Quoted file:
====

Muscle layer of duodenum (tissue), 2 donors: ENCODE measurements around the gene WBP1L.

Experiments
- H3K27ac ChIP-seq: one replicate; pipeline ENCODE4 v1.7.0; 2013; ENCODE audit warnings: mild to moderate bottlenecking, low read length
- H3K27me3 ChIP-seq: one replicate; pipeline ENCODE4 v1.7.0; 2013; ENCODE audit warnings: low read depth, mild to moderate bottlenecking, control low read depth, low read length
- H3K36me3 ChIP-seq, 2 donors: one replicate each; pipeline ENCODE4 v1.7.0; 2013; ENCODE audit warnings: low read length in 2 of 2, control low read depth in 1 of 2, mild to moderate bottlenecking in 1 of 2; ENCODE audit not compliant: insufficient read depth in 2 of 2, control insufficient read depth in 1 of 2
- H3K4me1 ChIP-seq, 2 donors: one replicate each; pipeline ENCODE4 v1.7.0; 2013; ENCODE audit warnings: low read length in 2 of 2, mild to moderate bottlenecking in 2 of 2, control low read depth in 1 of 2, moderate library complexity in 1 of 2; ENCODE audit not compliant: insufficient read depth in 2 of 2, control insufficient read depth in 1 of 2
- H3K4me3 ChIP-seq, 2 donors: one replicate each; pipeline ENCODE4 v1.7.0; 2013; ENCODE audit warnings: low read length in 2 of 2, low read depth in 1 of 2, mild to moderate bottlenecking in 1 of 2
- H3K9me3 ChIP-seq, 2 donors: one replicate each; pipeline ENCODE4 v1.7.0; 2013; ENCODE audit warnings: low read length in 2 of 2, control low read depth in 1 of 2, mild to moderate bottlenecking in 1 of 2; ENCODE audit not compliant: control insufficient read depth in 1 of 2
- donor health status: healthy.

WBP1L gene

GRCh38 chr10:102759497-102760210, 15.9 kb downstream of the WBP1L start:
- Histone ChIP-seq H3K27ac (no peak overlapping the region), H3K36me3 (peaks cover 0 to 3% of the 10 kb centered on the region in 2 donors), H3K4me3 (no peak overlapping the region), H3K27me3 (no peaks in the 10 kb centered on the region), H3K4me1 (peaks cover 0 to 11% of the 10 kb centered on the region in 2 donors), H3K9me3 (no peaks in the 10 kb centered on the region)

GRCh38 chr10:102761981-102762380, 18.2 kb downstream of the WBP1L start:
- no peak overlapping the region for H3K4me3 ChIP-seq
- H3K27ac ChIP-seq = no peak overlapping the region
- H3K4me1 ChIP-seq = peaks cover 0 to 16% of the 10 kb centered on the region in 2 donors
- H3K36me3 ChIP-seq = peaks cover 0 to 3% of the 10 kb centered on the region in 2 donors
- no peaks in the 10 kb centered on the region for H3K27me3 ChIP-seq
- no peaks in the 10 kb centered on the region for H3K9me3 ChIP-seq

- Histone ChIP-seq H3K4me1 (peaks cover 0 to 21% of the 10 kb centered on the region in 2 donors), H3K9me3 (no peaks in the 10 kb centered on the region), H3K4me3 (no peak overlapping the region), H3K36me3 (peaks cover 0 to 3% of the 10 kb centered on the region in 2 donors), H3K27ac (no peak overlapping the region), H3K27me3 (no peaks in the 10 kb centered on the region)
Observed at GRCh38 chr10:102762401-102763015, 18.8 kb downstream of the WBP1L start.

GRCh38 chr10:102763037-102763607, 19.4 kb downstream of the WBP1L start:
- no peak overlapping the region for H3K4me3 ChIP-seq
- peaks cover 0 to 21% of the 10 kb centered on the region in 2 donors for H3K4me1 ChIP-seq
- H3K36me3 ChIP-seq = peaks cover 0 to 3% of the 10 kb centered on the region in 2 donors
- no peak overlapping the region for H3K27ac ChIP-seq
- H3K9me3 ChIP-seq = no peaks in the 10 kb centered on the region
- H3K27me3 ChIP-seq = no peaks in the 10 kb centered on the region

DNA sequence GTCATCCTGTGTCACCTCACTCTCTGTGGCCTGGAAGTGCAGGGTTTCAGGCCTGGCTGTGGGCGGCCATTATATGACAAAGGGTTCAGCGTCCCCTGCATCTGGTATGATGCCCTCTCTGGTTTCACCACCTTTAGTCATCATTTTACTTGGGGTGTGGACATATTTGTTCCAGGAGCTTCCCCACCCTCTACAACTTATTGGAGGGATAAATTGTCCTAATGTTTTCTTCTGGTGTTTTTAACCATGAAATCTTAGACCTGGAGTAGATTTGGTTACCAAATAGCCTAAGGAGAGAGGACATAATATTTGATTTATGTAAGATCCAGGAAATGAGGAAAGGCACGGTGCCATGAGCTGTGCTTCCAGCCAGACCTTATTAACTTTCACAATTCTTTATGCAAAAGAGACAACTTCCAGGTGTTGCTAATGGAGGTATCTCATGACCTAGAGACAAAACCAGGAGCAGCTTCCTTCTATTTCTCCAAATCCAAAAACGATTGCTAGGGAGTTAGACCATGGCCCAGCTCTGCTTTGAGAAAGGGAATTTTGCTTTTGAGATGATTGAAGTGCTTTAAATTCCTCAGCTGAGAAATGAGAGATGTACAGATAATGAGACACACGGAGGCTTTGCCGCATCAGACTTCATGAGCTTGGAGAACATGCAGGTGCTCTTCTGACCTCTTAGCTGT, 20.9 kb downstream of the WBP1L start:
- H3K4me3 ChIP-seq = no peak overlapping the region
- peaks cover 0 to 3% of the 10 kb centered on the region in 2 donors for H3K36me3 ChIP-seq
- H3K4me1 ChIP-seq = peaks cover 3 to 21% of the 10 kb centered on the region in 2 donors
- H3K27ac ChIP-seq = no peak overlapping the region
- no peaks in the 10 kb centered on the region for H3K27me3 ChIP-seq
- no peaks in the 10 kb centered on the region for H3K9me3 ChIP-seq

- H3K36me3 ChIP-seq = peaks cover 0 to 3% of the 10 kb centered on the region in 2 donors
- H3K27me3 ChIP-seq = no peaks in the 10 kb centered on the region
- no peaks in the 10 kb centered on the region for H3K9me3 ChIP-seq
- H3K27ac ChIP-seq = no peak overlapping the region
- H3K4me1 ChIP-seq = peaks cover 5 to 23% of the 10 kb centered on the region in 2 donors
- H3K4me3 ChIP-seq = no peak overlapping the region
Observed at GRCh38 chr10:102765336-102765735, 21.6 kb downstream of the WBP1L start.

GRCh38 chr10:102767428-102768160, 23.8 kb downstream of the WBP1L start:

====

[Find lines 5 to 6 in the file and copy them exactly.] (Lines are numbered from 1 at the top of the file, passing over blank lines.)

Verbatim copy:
- H3K36me3 ChIP-seq, 2 donors: one replicate each; pipeline ENCODE4 v1.7.0; 2013; ENCODE audit warnings: low read length in 2 of 2, control low read depth in 1 of 2, mild to moderate bottlenecking in 1 of 2; ENCODE audit not compliant: insufficient read depth in 2 of 2, control insufficient read depth in 1 of 2
- H3K4me1 ChIP-seq, 2 donors: one replicate each; pipeline ENCODE4 v1.7.0; 2013; ENCODE audit warnings: low read length in 2 of 2, mild to moderate bottlenecking in 2 of 2, control low read depth in 1 of 2, moderate library complexity in 1 of 2; ENCODE audit not compliant: insufficient read depth in 2 of 2, control insufficient read depth in 1 of 2